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Elvellon – Until Dawn

Until Dawn
by Dave Nowels at 03 August 2018, 10:28 AM

ELVELLON is a Symphonic Metal band hailing from Moers, Germany. “Until Dawn” is their third release, and their first with Reaper Entertainment.  In full disclosure, I’m not a huge fan of Symphonic Metal, so I initially had some difficulty coming to terms with ELEVELLON, and put off this review for as long as I thought I could. I can’t say that “Until Dawn” converted me into a fan of the genre, but with that said, I found myself enjoying ELVELLON far more than I expected or care to admit.

Formed in 2010, ELVELLON has continued to grow its fan base, and has received significant laurels from Metal Hammer Germany.  The production of “Until Dawn” is spectacular.  Though, perhaps that is to be expected in the genre. It would certainly seem to make sense I suppose. Regardless, the album was produced by Beray Habip and ELVELLON guitarist Gilbert Gelsdorf, and audibly it’s quite stunning. The music and arrangements were composed by ELVELLON keyboardist Pascal Pannen and Gelsdorf, as well as Martin Klunners, with lyrics penned by Klunners and Gelsdof.

The album opens with “Spellbound” and truthfully, I wasn’t sure what I was in for. The song doesn’t come at you like Metal at all. Rather, it opens with swelling keys before we’re quickly introduced to vocalist Nele Messerschidt. Soaring operatic lead vocals seem to come easy to Messeschidt. The song adds some thundering drums towards the end, but I was still wondering how this was “Metal”. Then, just like that, “Spellbound” segues into “Oraculum”. The thundering drums, evolve into a heavier Metal style featuring a double kick drum, and finally a guitar joins the mix.  The first song that really comes across as Metal to me is “Puppeteer” with a riff oriented guitar, deep bass and more double kick drums. This was the first song that really caught my attention. Make no mistake, Messerschidt is more than just a pretty face, she has some pipes. And that voice seems perfectly suited for this type of music. The next song that grabbed me was “Of Winds And Sand”. Commencing with a Middle Eastern feel, the track serves as an intro into “King Of Thieves”. Again, this one has more of a distinctive Metal feel to it, which I welcomed, as well as continuing to focus on the intro’s Middle Eastern flair.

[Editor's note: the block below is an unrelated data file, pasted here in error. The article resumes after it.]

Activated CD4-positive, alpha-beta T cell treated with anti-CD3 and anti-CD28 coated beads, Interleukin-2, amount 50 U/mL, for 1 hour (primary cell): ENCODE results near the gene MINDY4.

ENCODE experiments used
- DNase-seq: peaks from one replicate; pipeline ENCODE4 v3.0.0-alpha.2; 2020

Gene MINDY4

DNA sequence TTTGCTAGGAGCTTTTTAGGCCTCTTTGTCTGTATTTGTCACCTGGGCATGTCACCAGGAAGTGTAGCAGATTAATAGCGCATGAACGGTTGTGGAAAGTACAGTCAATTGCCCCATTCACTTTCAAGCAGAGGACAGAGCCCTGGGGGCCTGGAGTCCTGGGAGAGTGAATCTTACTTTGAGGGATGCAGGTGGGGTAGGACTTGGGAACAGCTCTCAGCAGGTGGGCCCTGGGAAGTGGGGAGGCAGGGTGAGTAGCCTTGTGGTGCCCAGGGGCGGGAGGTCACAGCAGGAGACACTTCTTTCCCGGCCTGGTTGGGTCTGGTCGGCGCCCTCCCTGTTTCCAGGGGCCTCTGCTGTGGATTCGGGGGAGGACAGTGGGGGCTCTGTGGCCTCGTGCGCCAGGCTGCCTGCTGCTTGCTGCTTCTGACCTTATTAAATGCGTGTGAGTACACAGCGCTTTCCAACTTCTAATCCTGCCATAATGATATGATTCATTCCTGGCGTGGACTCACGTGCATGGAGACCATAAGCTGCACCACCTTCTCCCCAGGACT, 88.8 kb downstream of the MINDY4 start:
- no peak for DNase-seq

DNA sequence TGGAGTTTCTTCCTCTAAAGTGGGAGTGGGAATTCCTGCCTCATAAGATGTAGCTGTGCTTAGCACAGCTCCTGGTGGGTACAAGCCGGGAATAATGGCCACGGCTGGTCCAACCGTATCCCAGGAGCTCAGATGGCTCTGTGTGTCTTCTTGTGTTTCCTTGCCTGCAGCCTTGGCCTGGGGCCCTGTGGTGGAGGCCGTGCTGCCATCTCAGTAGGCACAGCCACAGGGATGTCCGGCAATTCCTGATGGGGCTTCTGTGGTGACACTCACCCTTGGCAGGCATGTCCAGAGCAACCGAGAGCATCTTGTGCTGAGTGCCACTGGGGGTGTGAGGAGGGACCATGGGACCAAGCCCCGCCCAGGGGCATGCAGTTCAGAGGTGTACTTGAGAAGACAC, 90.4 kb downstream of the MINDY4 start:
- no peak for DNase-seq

I commonly take issue with German and bands from other countries releasing albums in their non-native English. Often the lyrics translate into something ridiculously contrived and cheesy. That seems far from the case here. ELVELLON should be commended for releasing an album that is lyrically as good as it is well played; and well played it is. Echoing my appreciation of the stellar production, the band is incredibly talented, though I can’t help but wonder how well they can pull it off live.

The album begins to closes out much like it began. “Shore To Aeon” is another swelling keyboard feature and vocal showcase for Messerschidt, that fades out to the sound of waves crashing on a shore. The final track, “Born From Hope”, is along the line of “Puppeteer”, and rocks out a bit more. Though it was surprising in how it just suddenly ends. End of the vocal, boom, end of song.

Was ELVELLON’s “Until Dawn” the album to convert me into a Symphonic Metal fan? No, but I will freely give it credit for impressing me more than I thought it would. As far as Symphonic Metal goes, I can conclude that ELEVLLON has to be a top tier ensemble.

Songwriting: 8
Originality: 8
Memorability: 8
Production: 10

4 Star Rating

1. Spellbound
2. Oraculum
3. Silence From The Deep
4. The Puppeteer
5. Fallen Into A Dream
6. Of Winds And Sand
7. King Of Thieves
8. Until Dawn
9. Dead-End Alley
10. Shore To Aeon
11. Born From Hope
12. Dreamcatcher
Nele Messerschidt – Vocals
Pascal Pannen – Keyboards
Martin ‘Maddin’ Kluners – Drums
Gilbert Gelsdorf – Guitars
Philipp ‘Phil’ Kohout - Bass
Record Label: Reaper Entertainment


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